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Here, we discuss what you need to know about APIs as they affect your business, as well as how to safeguard your APIs and websites that use APIs. You've come to the right place if you're wondering why API monitoring is so important.
APIs are the fuel for the web - you've heard it before. There is no such thing as a freestanding website or application anymore.
APIs, such as those provided by Google, Amazon, social media providers, merchant services, geolocation services, and productivity tools like Slack and Trello, are ubiquitous on just about every website. The number of APIs our products and users rely on also grows as the cloud and Internet of Things grow.
Your revenue and reputation suffer if any of the APIs you provide or rely on are down or have performance issues, which affect the sites and services that rely on them.
During the pre-launch testing, everything went well, as did the live version at the beginning. No matter whether you are using the API for internal purposes or publishing it to the public, you have a lot-maybe even millions-of users, devices, and applications that rely on it.
Since APIs fail for various reasons, you need to protect your time and cash investment. Here is a complete list of possible reasons APIs fail. To ensure that your API is running at top performance levels 24/7, you owe it to its users.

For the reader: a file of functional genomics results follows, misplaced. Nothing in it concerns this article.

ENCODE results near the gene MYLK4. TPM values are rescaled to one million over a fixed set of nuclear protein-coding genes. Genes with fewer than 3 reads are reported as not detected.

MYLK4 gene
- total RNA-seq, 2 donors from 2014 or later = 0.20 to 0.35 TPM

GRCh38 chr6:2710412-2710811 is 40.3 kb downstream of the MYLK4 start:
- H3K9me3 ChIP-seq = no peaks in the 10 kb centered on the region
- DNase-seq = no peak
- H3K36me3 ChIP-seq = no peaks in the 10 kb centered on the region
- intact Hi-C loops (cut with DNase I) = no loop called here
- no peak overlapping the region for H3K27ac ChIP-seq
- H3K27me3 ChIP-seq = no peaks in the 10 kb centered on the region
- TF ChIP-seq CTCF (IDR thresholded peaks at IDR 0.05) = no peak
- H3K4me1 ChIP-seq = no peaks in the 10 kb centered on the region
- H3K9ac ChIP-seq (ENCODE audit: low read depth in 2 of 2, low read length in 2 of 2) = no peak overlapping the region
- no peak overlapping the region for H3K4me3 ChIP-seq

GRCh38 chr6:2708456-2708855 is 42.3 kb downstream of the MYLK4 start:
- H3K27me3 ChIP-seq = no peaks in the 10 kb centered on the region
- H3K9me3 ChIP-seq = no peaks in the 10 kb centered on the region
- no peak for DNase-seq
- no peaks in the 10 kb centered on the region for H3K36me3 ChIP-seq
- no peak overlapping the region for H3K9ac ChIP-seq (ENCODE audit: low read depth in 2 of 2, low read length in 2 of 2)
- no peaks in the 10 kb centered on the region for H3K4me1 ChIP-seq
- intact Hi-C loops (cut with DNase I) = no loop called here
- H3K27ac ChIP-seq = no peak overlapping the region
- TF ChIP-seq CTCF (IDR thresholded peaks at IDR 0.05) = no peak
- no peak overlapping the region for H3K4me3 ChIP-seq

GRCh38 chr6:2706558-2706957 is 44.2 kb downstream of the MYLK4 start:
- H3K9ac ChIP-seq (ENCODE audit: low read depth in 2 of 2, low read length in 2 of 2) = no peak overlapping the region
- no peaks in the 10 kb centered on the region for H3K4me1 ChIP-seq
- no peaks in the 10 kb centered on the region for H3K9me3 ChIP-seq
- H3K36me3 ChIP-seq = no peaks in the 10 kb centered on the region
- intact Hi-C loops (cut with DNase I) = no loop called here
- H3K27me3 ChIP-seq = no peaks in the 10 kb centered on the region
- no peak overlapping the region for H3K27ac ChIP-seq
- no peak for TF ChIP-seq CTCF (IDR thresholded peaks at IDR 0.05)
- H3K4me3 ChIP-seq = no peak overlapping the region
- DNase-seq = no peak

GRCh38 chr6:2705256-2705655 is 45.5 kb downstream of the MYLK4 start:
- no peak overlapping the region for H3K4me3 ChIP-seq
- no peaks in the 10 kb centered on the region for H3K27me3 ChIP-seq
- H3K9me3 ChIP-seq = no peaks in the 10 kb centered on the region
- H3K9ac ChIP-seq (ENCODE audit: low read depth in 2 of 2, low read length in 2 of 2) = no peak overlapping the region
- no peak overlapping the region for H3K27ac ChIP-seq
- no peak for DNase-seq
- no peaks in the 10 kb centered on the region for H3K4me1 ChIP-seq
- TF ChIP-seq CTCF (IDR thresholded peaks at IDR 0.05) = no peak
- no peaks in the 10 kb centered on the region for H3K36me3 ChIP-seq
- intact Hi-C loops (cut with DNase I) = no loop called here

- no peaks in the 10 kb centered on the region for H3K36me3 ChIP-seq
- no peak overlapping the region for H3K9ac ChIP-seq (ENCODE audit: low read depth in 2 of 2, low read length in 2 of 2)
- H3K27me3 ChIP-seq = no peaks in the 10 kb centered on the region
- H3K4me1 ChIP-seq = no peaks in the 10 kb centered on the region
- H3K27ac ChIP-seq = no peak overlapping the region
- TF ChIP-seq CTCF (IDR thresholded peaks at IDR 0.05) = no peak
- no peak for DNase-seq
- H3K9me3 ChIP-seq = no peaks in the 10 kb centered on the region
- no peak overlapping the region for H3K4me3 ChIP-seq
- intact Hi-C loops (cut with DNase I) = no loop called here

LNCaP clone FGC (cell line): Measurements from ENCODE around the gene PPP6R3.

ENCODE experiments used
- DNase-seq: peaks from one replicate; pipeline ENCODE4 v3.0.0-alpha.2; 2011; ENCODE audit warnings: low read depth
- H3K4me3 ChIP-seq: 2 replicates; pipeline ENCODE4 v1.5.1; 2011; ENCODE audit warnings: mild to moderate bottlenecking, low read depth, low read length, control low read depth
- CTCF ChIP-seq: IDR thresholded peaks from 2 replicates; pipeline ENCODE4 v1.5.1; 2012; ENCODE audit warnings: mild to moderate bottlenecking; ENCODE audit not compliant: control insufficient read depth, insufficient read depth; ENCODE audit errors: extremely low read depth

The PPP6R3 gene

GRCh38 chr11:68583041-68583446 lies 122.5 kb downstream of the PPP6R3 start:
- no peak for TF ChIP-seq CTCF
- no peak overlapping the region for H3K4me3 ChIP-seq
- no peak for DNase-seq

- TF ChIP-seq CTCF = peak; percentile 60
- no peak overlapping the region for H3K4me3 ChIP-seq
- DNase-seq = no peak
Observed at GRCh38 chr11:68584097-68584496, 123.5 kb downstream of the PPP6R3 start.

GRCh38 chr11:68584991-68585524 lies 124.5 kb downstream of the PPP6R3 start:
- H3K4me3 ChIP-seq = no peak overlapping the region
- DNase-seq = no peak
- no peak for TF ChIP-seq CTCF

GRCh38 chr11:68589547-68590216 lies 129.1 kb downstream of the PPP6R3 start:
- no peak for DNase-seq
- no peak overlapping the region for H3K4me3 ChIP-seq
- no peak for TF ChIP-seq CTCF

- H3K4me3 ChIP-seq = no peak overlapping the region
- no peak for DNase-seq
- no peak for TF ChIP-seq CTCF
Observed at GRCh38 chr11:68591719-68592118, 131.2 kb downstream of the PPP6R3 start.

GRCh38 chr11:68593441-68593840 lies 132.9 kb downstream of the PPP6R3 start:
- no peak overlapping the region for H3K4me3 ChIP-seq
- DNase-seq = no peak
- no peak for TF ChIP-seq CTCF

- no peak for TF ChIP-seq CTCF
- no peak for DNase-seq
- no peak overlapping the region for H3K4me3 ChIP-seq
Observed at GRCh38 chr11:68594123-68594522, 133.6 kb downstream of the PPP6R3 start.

Here are a few reasons why monitoring APIs is important:
Provide an API: Providing an API means that you have an obligation to the users, regardless of their roles, to ensure your API is highly available, returns data as quickly as possible, and is always working correctly.
API issues might not be detected by regular website monitoring. Because traditional website monitoring only inspects the page load at its very beginning, you may not know that your API service or page is failing until your users complain.
A single faulty API method can break a transaction. The API may be available, but it may not function correctly on every occasion.
Customers do not understand what APIs are, how they work, or why they are necessary. Their only knowledge of the situation is that things aren't working or working poorly. The 75% of users who abandon a product due to clunky, slow user interfaces or things that do not work correctly or at all are the result of clunky, slow user interfaces or things that do not work.
Users are less satisfied due to poor performance. Users' perceptions of navigation and design are affected as well.
When your API isn't working, you might have difficulty with logins, checkouts, shopping carts, or you may be unable to maintain user trust. Users might bounce if any of these things don't work.
The immediate revenue is lost, but the future revenue is also lost. You won't see users coming back when they abandon your site or service. Often, they run into each other at work, share stories at parties, and leave bad reviews online. They aren't just losing their business, they are losing every person with whom they interacted.